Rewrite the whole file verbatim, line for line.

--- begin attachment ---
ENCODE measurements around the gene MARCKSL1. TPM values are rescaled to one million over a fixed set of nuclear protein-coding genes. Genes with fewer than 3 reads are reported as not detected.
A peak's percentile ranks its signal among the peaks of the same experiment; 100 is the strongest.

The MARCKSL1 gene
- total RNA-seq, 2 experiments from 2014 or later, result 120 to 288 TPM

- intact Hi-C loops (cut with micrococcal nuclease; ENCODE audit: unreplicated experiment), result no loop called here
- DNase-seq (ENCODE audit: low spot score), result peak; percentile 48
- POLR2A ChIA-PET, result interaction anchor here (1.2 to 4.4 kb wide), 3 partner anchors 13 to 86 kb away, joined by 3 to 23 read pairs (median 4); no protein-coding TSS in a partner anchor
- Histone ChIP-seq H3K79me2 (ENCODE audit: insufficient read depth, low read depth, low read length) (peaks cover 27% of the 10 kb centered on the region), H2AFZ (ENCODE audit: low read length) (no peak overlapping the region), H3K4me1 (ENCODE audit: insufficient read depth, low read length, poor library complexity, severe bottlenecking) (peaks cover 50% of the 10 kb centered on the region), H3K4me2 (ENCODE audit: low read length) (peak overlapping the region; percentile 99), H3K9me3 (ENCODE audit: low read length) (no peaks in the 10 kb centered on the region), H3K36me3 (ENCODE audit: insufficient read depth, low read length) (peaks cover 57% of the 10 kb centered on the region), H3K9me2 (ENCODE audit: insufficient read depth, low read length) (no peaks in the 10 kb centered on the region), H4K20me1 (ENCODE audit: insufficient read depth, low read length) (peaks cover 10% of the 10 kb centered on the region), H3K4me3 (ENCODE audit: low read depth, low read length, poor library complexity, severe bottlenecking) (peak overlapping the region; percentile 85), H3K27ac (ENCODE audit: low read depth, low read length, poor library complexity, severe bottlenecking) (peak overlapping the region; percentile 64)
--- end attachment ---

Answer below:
ENCODE measurements around the gene MARCKSL1. TPM values are rescaled to one million over a fixed set of nuclear protein-coding genes. Genes with fewer than 3 reads are reported as not detected.
A peak's percentile ranks its signal among the peaks of the same experiment; 100 is the strongest.

The MARCKSL1 gene
- total RNA-seq, 2 experiments from 2014 or later, result 120 to 288 TPM

- intact Hi-C loops (cut with micrococcal nuclease; ENCODE audit: unreplicated experiment), result no loop called here
- DNase-seq (ENCODE audit: low spot score), result peak; percentile 48
- POLR2A ChIA-PET, result interaction anchor here (1.2 to 4.4 kb wide), 3 partner anchors 13 to 86 kb away, joined by 3 to 23 read pairs (median 4); no protein-coding TSS in a partner anchor
- Histone ChIP-seq H3K79me2 (ENCODE audit: insufficient read depth, low read depth, low read length) (peaks cover 27% of the 10 kb centered on the region), H2AFZ (ENCODE audit: low read length) (no peak overlapping the region), H3K4me1 (ENCODE audit: insufficient read depth, low read length, poor library complexity, severe bottlenecking) (peaks cover 50% of the 10 kb centered on the region), H3K4me2 (ENCODE audit: low read length) (peak overlapping the region; percentile 99), H3K9me3 (ENCODE audit: low read length) (no peaks in the 10 kb centered on the region), H3K36me3 (ENCODE audit: insufficient read depth, low read length) (peaks cover 57% of the 10 kb centered on the region), H3K9me2 (ENCODE audit: insufficient read depth, low read length) (no peaks in the 10 kb centered on the region), H4K20me1 (ENCODE audit: insufficient read depth, low read length) (peaks cover 10% of the 10 kb centered on the region), H3K4me3 (ENCODE audit: low read depth, low read length, poor library complexity, severe bottlenecking) (peak overlapping the region; percentile 85), H3K27ac (ENCODE audit: low read depth, low read length, poor library complexity, severe bottlenecking) (peak overlapping the region; percentile 64)